The house itself is an old stable-block at the top of a hill in a very small village near Worcester. I've never been much of an 'outdoors' sort of person, but I certainly found walking around the woods and fields near the monastery gave me sufficient space to organise my confusing theological thoughts. One day, when God felt very far off, I decided to wander off into the trees with no particular sense of where I was going. As I walked deeper into the forest, there were various other paths leading off the track that I was on. Still with minimal sense of direction, I plodded on ahead. 'I have no idea where I am going,' I thought, suddenly conscious of my accidental allusion to that famous prayer by Thomas Merton. The road soon became steeper, muddier and harder to walk along. I momentarily entertained the idea that there might be a parable in the whole experience. Soon enough, after walking aimlessly for about forty-five minutes, the path opened up onto a field and I could see the back of the monastery. I had walked right round in a circle. As I came into the hall, I met one of the guests who is a minister in the Church of Scotland. I told him where I had been. 'Ah,' he replied, 'sounds a bit like a parable!'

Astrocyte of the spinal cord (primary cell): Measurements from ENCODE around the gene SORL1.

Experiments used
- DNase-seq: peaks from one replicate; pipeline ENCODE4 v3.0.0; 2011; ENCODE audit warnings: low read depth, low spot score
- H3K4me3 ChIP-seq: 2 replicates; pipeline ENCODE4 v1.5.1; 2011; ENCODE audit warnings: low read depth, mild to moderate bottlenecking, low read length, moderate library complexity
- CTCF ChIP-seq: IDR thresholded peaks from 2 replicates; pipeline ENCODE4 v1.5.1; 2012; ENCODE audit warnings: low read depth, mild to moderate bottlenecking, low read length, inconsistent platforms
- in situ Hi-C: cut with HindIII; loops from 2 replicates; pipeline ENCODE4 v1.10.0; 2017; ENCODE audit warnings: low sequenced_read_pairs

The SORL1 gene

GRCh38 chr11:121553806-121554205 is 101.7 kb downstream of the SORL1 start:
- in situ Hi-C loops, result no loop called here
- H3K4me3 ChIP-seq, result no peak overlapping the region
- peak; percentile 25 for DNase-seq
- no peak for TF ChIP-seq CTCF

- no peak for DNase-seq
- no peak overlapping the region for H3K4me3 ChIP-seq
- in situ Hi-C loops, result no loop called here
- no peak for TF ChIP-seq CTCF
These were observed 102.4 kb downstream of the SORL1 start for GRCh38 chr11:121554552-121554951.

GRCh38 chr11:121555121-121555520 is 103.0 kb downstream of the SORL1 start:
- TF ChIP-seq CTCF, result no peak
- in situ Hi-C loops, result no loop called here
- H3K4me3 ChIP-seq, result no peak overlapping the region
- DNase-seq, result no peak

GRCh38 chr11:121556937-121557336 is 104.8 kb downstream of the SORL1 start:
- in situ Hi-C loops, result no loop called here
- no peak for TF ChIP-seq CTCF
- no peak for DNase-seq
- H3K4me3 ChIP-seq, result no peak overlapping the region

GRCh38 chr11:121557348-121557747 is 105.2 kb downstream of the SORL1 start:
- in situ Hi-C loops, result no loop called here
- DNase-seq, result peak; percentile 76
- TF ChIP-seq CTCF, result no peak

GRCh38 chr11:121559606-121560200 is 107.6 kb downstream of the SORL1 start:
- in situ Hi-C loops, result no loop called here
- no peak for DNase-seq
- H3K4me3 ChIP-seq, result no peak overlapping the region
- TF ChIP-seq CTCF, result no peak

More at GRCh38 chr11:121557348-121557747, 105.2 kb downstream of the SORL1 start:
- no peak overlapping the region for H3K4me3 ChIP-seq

We shall not cease from exploration
      And the end of all our exploring
      Will be to arrive where we started
      And know the place for the first time.
        - T.S. Eliot, Little Gidding

Wednesday, April 13, 2005

watch this space